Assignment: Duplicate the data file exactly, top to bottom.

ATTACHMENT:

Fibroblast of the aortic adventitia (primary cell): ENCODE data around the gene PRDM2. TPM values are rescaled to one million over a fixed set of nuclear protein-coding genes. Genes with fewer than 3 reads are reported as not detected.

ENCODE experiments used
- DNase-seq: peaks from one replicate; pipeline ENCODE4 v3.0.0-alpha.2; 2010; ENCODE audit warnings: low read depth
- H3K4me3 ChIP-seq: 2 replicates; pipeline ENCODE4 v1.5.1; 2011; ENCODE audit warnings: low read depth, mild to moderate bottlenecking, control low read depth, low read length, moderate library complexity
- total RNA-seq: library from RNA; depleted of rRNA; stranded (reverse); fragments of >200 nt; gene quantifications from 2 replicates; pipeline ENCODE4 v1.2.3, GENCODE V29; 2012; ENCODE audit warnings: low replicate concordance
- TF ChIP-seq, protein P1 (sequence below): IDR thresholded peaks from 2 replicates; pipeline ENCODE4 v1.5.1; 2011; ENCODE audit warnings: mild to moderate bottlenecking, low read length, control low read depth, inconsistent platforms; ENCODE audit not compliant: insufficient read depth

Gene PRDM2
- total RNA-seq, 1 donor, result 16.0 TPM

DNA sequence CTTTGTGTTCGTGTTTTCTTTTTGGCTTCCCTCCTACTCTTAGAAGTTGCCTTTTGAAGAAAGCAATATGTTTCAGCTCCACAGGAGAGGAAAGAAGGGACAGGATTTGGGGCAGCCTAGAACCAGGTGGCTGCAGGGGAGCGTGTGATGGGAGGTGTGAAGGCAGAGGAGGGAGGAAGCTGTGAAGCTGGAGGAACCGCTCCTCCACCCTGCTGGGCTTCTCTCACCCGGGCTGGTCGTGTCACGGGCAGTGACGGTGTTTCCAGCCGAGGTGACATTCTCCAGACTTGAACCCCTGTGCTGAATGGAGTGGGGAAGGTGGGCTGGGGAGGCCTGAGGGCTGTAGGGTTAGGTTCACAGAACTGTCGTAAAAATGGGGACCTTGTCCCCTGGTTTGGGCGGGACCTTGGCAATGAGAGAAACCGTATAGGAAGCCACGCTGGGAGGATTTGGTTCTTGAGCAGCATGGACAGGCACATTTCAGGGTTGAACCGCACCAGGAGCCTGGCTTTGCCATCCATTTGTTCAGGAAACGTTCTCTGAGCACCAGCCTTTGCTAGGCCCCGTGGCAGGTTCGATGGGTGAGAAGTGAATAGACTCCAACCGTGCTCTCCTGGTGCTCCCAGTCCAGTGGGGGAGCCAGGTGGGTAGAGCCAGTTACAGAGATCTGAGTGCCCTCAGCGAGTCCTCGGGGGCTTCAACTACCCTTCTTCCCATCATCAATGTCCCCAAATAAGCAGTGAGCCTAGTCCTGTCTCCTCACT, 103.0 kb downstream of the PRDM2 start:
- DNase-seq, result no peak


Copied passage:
Fibroblast of the aortic adventitia (primary cell): ENCODE data around the gene PRDM2. TPM values are rescaled to one million over a fixed set of nuclear protein-coding genes. Genes with fewer than 3 reads are reported as not detected.

ENCODE experiments used
- DNase-seq: peaks from one replicate; pipeline ENCODE4 v3.0.0-alpha.2; 2010; ENCODE audit warnings: low read depth
- H3K4me3 ChIP-seq: 2 replicates; pipeline ENCODE4 v1.5.1; 2011; ENCODE audit warnings: low read depth, mild to moderate bottlenecking, control low read depth, low read length, moderate library complexity
- total RNA-seq: library from RNA; depleted of rRNA; stranded (reverse); fragments of >200 nt; gene quantifications from 2 replicates; pipeline ENCODE4 v1.2.3, GENCODE V29; 2012; ENCODE audit warnings: low replicate concordance
- TF ChIP-seq, protein P1 (sequence below): IDR thresholded peaks from 2 replicates; pipeline ENCODE4 v1.5.1; 2011; ENCODE audit warnings: mild to moderate bottlenecking, low read length, control low read depth, inconsistent platforms; ENCODE audit not compliant: insufficient read depth

Gene PRDM2
- total RNA-seq, 1 donor, result 16.0 TPM

DNA sequence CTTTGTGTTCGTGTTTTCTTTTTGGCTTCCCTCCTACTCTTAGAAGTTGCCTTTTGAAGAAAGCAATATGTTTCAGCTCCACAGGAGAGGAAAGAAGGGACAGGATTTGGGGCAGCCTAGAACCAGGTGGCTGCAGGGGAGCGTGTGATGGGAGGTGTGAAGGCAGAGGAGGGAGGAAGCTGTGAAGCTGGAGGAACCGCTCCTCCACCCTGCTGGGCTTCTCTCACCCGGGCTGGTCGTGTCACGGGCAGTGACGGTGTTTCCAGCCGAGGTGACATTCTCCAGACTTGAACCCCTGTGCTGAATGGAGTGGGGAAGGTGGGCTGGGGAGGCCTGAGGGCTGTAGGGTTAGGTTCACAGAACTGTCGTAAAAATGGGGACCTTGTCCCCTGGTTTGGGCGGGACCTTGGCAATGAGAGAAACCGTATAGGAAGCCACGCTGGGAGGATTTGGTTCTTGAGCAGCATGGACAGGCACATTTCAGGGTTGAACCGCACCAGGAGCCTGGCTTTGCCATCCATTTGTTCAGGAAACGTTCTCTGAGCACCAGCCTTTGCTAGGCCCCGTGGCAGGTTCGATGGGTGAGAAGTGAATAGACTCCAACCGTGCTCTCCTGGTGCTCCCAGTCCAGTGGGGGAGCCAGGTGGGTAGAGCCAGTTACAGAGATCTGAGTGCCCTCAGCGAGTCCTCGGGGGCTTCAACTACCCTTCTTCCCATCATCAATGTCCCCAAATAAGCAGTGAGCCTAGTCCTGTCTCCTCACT, 103.0 kb downstream of the PRDM2 start:
- DNase-seq, result no peak